Years ago I spent quite a bit of time learning and using SWIG, mostly in the creation of the pyFLTK Fast Light Toolkit wrappers for python. Swig was, and still is an impressive piece of work – Dave Beazely and the other guilty parties have done a lot to make scripting languages more useful. Pyrex is getting a lot of attention lately. People seem to love it, so I gave it a try. I have a python extension that wraps some C++ classes for the Concept II Rowing Machine. The early implementation was in SWIG. I reimplemented the extension using Pyrex. Some thoughts on the results:
- SWIG’s ability to use the .h files cuts down on busy work
- One set of SWIG source files can generate wrappers for multiple languages ( with minor tweaks for each language)
- the SWIG build process is more complicated – more libraries, dependencies, etc
- Python helper code must reside outside of the SWIG extension library, so there is more work in creating a ‘package’ that uses the generated python shadow classes
- SWIG can automatically generate python shadow classes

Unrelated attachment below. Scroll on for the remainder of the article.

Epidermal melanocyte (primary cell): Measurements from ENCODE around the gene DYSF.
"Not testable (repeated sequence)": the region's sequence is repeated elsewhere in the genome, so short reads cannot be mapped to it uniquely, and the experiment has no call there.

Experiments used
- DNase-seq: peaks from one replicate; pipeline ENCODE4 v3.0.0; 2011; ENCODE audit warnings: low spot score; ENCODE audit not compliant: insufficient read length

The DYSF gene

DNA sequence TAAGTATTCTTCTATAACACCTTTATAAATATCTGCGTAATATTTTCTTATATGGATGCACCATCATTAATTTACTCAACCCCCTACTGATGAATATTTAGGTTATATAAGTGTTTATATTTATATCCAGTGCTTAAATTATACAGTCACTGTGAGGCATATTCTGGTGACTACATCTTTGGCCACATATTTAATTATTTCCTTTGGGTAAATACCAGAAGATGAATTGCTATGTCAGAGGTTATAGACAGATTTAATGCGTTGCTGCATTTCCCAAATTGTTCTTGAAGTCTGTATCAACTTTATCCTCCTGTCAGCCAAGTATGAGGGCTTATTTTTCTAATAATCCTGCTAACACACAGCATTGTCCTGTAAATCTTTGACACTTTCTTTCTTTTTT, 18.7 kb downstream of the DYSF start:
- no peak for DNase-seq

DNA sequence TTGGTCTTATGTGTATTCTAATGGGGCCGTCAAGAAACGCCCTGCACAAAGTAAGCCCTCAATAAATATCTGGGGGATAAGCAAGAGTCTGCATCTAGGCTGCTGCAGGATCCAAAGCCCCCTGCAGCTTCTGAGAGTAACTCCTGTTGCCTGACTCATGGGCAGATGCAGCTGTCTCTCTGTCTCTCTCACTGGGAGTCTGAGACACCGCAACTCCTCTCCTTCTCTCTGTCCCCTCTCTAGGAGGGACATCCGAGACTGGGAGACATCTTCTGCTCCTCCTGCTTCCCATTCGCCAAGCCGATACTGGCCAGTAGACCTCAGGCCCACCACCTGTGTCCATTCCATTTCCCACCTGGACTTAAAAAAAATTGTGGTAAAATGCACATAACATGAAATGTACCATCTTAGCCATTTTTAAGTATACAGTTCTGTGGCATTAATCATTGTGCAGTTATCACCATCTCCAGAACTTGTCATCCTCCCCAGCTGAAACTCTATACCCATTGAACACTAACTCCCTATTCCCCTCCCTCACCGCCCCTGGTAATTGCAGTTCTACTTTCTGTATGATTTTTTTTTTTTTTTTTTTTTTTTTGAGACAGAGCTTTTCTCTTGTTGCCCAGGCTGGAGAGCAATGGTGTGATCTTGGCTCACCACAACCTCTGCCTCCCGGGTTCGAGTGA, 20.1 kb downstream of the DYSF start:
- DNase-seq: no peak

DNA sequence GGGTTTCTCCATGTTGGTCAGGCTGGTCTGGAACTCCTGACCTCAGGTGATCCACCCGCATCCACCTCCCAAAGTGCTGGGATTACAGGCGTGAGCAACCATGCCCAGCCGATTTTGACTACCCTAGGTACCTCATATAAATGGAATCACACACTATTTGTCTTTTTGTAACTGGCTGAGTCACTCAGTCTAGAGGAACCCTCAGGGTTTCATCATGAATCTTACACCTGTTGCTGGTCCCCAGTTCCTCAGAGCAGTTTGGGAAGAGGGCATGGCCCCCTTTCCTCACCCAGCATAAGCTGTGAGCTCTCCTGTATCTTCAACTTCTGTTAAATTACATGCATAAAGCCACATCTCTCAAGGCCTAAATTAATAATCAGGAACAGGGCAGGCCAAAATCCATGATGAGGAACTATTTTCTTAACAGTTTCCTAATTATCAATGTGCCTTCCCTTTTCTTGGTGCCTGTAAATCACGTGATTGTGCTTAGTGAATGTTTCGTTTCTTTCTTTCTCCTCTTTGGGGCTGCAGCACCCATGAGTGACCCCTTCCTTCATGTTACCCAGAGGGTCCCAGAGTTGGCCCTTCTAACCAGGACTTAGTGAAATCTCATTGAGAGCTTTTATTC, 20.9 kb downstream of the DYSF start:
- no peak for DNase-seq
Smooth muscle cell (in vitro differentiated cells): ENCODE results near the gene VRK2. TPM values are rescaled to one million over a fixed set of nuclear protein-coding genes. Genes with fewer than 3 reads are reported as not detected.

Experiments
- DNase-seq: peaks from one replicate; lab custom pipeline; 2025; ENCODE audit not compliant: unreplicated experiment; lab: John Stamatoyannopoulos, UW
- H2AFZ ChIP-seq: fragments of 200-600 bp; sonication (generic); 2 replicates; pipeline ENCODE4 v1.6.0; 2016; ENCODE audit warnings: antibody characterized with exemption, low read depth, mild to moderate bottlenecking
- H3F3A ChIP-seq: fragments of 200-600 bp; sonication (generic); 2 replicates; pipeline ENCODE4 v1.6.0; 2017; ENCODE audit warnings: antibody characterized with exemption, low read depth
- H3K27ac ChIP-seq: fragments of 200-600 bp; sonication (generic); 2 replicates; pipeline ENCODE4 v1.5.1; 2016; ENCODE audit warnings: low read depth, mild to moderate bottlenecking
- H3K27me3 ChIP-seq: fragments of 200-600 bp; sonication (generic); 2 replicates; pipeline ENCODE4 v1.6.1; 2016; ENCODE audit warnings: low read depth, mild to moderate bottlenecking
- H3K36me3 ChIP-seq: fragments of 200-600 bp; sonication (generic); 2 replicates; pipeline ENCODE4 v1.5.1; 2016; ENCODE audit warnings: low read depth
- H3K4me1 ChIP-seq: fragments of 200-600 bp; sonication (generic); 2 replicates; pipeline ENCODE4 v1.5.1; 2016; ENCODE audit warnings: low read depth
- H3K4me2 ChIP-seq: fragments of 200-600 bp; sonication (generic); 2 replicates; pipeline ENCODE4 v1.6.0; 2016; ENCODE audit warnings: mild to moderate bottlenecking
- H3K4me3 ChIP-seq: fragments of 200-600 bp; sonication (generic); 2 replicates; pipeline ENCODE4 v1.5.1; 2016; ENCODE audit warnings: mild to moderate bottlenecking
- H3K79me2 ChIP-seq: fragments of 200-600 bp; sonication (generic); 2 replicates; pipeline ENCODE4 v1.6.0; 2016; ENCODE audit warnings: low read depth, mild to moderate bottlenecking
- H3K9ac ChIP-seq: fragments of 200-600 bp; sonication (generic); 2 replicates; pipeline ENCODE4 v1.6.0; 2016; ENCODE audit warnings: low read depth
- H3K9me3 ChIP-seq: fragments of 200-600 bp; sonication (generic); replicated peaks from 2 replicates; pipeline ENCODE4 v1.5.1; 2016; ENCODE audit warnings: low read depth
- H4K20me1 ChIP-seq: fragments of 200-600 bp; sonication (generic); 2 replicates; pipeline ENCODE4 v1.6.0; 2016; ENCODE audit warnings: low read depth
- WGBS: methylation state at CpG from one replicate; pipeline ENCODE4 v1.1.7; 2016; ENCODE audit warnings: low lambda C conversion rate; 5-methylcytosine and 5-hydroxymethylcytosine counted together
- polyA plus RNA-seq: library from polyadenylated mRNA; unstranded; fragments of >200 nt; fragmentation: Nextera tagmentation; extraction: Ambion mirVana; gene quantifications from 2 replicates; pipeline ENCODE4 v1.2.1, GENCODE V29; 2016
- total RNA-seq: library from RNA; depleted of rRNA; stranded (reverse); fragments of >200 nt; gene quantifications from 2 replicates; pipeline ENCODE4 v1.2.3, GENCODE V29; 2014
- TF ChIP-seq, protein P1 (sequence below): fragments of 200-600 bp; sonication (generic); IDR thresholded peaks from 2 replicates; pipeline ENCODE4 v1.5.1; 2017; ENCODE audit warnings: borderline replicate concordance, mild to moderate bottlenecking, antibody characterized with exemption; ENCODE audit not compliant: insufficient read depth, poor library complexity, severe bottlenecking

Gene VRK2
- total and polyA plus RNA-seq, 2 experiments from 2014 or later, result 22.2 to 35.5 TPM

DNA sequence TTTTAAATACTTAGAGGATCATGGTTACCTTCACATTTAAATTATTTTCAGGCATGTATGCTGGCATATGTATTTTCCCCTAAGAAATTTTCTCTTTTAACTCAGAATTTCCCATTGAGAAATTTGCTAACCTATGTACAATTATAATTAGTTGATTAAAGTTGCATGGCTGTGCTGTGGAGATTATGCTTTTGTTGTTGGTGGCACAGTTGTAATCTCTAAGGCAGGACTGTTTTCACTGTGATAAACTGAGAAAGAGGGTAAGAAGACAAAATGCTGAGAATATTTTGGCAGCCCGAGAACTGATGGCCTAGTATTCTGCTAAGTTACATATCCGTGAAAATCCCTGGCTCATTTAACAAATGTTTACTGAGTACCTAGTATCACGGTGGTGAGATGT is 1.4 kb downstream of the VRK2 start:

- PYREX file contains a mixture of C declarations and arbitrary python code
- PYREX generates one .pyd file that contains both the bridge code to C and the python code – I like this simplicity
- PYREX extension builds quicker than the SWIG extensions
- PYREX support for C++ is through a patch supplied by a third party. It works fine for the simple C++ classes I am using
- SWIG C++ is more mature
I wasn’t able to compare sizes of the resulting extensions as I now have different functionality in each version. The Pyrex code being in a single file does make things simpler to manage.
Since it is working well and I have no need to support other scripting languages, the extension will remain in Pyrex. This is not a slam on SWIG and I’m sure in other projects SWIG will be used again.